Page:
incoherent.  really disappointing.  he was all over the map.  reminds me of when deutsch was on talking about his book “the beginning of infinity,” but at least deutsch started making sense less than half way through.

      • http://twitter.com/aachsherman Aaron Sherman

        I’ll agree he was all over the map, but I think it was because the categories assumed in Ashbrook’s questions didn’t fit Rushkoff’s categories very well.

  • Gregg Smith

    I heard only a small portion off the show but it was enough to draw me in and get me to read the 8 pages above. I found it interesting and accurate but I don’t know what to do with it.

    • JobExperience

      If you assign  a tonal value to each sentence it can be arranged and played. It’s ragtime, comes out as “The Sting” by Scott Joplin.

  • markcoman

    This nonsense of permanent now, and erasing time. The problem is that youth can’t tell the difference from Reality and a video game. Kids need to learn there are real consequences for their actions before they find out the hard way and end up in jail or worse. The future you mold through your choices will come weather you like it or not. Life is about making choices. One needs to Plan ahead, and think of the consequences of their actions. It isn’t enough to just live in the now, Or the past. The Internet is just a communication and information tool. To make it something more, to replace reality, and time with it is begging for trouble.  

  • http://www.facebook.com/profile.php?id=1083360111 Kevin Malicki

    Rushkoff is a genius who will never be fully appreciated.  He tied together so many loose ends in my research as a communications undergrad.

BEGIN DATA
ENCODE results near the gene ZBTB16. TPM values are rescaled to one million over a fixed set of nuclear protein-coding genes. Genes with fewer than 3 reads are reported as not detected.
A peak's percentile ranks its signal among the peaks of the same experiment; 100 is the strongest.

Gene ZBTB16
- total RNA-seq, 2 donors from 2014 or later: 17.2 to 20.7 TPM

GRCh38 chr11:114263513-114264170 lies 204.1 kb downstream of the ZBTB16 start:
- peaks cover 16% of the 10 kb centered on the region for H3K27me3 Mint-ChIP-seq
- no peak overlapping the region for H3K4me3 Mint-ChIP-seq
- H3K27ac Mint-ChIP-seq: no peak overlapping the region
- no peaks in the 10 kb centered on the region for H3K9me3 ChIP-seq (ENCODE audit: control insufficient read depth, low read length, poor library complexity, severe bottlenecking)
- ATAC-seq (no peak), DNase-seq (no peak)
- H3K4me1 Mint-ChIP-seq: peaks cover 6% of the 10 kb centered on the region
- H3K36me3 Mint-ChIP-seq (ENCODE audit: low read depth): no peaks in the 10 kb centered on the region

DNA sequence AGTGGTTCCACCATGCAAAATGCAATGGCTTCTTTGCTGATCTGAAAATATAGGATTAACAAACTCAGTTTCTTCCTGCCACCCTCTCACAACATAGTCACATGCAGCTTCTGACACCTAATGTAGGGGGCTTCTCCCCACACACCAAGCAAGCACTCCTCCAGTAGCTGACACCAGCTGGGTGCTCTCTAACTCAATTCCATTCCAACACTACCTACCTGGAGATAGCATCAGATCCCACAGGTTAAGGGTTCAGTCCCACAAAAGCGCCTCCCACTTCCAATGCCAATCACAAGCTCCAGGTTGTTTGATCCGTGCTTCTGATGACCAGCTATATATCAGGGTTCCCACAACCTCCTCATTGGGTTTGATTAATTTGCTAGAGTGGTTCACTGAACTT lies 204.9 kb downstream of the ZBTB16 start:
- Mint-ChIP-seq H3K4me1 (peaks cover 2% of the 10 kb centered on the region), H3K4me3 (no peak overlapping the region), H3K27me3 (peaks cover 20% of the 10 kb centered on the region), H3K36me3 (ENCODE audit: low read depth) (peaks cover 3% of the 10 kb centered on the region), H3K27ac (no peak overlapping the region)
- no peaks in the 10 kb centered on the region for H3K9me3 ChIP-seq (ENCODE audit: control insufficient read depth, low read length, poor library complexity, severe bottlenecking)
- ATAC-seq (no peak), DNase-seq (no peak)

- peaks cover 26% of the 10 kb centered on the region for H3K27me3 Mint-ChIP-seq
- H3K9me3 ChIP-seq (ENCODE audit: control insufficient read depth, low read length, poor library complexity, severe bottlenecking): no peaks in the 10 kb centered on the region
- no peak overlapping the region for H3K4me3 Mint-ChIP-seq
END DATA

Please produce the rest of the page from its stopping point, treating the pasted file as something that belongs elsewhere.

• spages

    Ironically, I feel like I need to read this book. RIGHT NOW!

  • MordecaiCarroll

    “When you accelerate that wheel with digital technology, it really is untenable”

    Exactly.  Applying digital means within the economic framework we have now is undoubtedly more efficient in the short term, but over the long term this increasing speed and efficiency becomes unsustainable to the humans that it was designed to help.  People have limits.

    Or I should say, it becomes unsustainable if the changes it brings aren’t accompanied by changes in our larger economic framework. 

  • geralldus

    The point Rushkoff makes of the compression of of past and present is valid. The internal map we have of reality is built up out memories and these are sequentially stored in out mind and range from distant past to the present.

    We have a problem with our adaption to present technology where past and present are mixed so it is difficult to see an orderly sequence of event. Also the digital world is one in which nobody dies and past heroes can always be resurrected in brilliant HD. There has always been change and there always will be, but today the connectedness we have gives this a remorseless pressure which worries people. To balance this go into the garden every day for a week and look at the same spot and see how little changes….nature is very very slow!

    Constant digital connectedness also presents problems that seem to me driven by a terror of isolation. This fear is itself driven by a lack of knowledge and understanding of our own internal worlds. Access to this internal world is complex and often frightening and means facing a version of ourselves which which we may dislike. Another unfortunate consequence of realising our own isolation is acceptance of the fact that we are born connected but die alone, but that’s another topic entirely!

    So, in conclusion Rushkoff is reflective and interesting if slightly prone to wandering off topic at times, still very enjoyable and the sun is out today, so all is well…..

  • humbow

    This was a fantastic show, and I’m off to buy the book.

  • http://twitter.com/emptyhandspvd hutch1377

    “I’m an anlog man”. there is no way that the record was recorded in analog. Try some Electric Wizard or The Templars or Uncle Acid or Windhand for analog recordings.

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Aug 20, 2014